Like finches, people are influenced by their environment. If we want to encourage actions like hand washing, social distancing, and factfullness we should design conditions that make those thing easy.

Design a minibar with Tim Harford

Like engineers, we sit around and think about ways to make the good easier and the bad harder. In December of last year this happened when I swapped a tray of cookies into the pantry and replaced it with dried fruit, fresh fruit, and nuts. Though the cookies were still an arm’s reach away, they were out-of-sight behind a door the cookie consumption crumbled.

As a fan of design, it was a treat to see Tim Harford’s approach in his FT article about adjusting his mobile phone usage:

Trying to get some work done with an internet-enabled device is like trying to diet when there’s a mini-fridge full of beer and ice cream sitting on your desk, always within arm’s reach

Tim Harford

Harford removed apps from his phone and installed software on his computer. Both actions increased the friction. It was a good nudge (Harford appreciates Thaler’s work), Harford had access, but had to work for it.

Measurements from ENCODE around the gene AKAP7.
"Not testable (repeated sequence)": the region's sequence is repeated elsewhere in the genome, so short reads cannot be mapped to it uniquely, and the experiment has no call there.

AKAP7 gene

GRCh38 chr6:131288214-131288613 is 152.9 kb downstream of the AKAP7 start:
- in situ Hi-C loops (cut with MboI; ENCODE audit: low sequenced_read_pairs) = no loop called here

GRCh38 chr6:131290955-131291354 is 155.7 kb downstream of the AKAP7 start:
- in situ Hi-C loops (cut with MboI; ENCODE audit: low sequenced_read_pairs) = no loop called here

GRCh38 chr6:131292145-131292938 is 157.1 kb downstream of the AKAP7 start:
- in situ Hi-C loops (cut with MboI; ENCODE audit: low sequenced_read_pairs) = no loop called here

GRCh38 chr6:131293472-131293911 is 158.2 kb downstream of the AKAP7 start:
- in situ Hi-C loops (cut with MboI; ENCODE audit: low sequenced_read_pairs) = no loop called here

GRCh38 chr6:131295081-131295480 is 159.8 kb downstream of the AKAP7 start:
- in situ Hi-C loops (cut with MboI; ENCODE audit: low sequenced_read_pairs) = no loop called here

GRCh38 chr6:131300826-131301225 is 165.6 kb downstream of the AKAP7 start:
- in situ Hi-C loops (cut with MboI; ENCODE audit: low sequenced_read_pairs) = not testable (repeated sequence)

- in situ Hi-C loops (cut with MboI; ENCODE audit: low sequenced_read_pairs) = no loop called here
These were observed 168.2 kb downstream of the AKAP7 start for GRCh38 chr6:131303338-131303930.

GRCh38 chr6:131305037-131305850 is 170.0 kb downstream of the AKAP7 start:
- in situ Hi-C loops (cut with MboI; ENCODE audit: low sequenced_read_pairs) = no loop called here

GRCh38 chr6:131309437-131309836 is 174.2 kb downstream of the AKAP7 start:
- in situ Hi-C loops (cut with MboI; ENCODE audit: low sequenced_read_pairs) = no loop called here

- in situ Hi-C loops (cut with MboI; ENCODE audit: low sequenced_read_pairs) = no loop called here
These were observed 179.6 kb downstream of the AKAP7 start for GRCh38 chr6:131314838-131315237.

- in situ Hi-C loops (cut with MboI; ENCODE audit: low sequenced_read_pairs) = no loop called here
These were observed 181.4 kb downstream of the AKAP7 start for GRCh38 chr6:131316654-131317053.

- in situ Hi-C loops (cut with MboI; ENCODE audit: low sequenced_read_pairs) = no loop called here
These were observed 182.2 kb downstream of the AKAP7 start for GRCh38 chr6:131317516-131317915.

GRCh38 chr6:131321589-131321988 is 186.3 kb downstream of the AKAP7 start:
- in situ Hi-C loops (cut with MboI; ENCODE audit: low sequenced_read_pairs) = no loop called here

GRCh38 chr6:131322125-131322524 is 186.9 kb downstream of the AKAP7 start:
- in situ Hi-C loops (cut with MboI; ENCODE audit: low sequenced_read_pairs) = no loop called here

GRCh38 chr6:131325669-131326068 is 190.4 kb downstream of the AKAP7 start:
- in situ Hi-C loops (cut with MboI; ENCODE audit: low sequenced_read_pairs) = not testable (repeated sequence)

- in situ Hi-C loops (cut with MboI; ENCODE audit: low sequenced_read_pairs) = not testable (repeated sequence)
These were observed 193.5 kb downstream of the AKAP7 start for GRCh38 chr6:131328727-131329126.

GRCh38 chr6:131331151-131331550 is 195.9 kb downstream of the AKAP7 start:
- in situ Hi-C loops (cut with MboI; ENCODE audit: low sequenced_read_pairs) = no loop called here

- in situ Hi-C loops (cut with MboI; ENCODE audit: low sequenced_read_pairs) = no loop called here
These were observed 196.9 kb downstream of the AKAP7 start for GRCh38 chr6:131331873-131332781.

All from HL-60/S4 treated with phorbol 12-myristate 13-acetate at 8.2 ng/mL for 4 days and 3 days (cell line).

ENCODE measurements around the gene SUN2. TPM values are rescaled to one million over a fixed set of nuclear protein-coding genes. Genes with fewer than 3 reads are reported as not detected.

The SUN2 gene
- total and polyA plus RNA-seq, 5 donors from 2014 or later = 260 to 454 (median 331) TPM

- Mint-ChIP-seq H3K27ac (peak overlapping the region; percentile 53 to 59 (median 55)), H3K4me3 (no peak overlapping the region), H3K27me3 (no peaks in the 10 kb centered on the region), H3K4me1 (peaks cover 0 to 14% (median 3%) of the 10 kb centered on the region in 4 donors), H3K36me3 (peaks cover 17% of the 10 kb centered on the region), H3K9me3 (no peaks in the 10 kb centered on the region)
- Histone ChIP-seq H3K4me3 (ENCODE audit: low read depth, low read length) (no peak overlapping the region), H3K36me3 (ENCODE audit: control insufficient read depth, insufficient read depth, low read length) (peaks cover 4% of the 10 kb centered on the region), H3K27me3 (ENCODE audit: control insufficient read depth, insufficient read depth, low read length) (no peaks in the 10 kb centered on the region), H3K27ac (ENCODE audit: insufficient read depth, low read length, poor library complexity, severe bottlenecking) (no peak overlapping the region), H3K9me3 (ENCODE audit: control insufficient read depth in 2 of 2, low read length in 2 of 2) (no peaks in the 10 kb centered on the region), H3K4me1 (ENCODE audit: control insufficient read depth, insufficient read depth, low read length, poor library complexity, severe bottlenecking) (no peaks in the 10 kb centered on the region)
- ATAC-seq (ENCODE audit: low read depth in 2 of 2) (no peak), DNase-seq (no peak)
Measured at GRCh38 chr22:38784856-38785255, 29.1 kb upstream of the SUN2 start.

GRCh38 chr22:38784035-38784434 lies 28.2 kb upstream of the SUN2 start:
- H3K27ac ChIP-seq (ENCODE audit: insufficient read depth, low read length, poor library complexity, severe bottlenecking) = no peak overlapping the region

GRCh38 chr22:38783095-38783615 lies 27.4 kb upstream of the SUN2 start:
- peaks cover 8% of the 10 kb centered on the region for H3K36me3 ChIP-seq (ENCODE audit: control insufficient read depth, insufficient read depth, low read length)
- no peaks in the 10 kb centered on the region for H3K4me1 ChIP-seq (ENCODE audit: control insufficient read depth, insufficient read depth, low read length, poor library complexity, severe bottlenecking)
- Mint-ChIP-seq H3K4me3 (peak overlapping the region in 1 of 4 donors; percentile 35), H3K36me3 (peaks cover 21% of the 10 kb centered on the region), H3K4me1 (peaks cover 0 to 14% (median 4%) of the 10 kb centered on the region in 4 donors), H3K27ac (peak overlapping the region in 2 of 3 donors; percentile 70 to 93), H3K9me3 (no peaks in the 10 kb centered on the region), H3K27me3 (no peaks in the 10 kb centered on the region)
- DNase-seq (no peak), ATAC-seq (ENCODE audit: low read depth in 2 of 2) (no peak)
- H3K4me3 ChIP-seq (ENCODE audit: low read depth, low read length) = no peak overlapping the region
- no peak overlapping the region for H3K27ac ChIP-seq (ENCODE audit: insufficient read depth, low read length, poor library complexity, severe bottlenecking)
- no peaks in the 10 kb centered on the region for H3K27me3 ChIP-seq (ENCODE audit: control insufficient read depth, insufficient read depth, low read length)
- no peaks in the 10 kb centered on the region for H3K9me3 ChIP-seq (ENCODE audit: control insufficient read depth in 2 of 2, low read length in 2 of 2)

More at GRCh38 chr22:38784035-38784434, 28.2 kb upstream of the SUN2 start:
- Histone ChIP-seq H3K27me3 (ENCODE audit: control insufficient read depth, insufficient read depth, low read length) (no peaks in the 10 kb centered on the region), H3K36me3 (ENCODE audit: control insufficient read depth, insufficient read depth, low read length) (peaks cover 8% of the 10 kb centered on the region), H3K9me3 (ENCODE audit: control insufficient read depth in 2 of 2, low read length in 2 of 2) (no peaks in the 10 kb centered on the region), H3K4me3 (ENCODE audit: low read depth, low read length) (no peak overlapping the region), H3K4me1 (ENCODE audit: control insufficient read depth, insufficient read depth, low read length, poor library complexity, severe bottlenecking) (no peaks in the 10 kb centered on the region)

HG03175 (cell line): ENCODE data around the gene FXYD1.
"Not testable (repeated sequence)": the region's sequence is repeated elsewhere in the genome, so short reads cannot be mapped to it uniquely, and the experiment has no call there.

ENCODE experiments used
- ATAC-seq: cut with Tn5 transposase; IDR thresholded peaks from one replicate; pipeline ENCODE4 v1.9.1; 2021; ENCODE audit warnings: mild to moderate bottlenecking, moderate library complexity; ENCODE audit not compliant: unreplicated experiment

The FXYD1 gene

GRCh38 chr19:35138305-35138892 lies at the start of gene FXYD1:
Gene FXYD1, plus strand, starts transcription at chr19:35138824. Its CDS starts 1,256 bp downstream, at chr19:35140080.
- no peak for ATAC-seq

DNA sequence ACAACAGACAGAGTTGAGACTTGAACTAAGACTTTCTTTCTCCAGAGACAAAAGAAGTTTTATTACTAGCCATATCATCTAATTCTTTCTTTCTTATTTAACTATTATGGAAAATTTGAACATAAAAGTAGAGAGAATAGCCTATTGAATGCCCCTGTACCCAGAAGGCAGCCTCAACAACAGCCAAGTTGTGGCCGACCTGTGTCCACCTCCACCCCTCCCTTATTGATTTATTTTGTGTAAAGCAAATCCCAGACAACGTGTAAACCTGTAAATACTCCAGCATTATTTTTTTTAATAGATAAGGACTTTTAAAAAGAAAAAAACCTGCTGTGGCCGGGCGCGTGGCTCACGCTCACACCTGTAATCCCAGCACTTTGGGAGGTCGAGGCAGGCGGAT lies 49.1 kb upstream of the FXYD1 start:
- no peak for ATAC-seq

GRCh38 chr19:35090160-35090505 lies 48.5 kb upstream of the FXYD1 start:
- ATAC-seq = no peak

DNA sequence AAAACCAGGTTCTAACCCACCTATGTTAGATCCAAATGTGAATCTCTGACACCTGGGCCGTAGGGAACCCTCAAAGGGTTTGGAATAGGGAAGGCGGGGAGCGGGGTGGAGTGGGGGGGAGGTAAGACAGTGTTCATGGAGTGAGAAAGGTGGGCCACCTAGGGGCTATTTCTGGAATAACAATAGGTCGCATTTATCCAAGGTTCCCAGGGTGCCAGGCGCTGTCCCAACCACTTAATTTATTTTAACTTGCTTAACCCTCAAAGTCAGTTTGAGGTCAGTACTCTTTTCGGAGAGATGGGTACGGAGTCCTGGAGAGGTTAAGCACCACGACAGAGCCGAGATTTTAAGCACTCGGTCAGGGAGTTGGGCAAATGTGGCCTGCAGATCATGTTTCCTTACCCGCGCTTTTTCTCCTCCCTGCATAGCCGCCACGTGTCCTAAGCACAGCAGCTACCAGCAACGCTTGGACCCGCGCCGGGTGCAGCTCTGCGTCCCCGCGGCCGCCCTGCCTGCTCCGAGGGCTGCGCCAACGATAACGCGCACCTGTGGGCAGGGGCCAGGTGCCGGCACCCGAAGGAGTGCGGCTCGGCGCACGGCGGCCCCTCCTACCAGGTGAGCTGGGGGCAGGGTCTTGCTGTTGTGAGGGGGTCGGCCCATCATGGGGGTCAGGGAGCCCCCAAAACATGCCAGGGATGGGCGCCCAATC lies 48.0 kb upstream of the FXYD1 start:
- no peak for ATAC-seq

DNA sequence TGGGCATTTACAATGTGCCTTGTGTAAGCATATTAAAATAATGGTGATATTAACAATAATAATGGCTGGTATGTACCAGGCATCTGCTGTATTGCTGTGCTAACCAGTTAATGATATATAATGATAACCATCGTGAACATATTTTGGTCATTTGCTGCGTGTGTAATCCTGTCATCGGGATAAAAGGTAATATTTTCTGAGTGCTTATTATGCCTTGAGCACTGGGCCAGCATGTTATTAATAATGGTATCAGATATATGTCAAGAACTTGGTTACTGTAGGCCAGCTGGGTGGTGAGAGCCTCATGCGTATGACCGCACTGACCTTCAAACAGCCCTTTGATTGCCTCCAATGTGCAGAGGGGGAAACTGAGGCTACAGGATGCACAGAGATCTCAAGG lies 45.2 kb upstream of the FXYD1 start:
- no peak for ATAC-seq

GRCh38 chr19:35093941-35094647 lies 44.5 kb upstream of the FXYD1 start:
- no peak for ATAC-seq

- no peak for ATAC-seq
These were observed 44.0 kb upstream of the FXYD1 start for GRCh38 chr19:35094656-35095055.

Design is not divine. Design is a messy process of interviews, prototypes, iterations, and all kinds of other stuff. Designing is like any other verb. It’s a skill people learn and like learning the guitar, it’s ineffecient at first.

Designs encourage the easy. There are no pull-up bars in hotel rooms. If there were, we’d do more pull-ups.

Designs encourage the easy. There are mini-fridges in hotels rooms. There are internet enabled devices in our pockets. To change an action, try to change the design.

A New POV

A new perspective can be invaluable. One expression is that a change in point-of-view is worth forty IQ.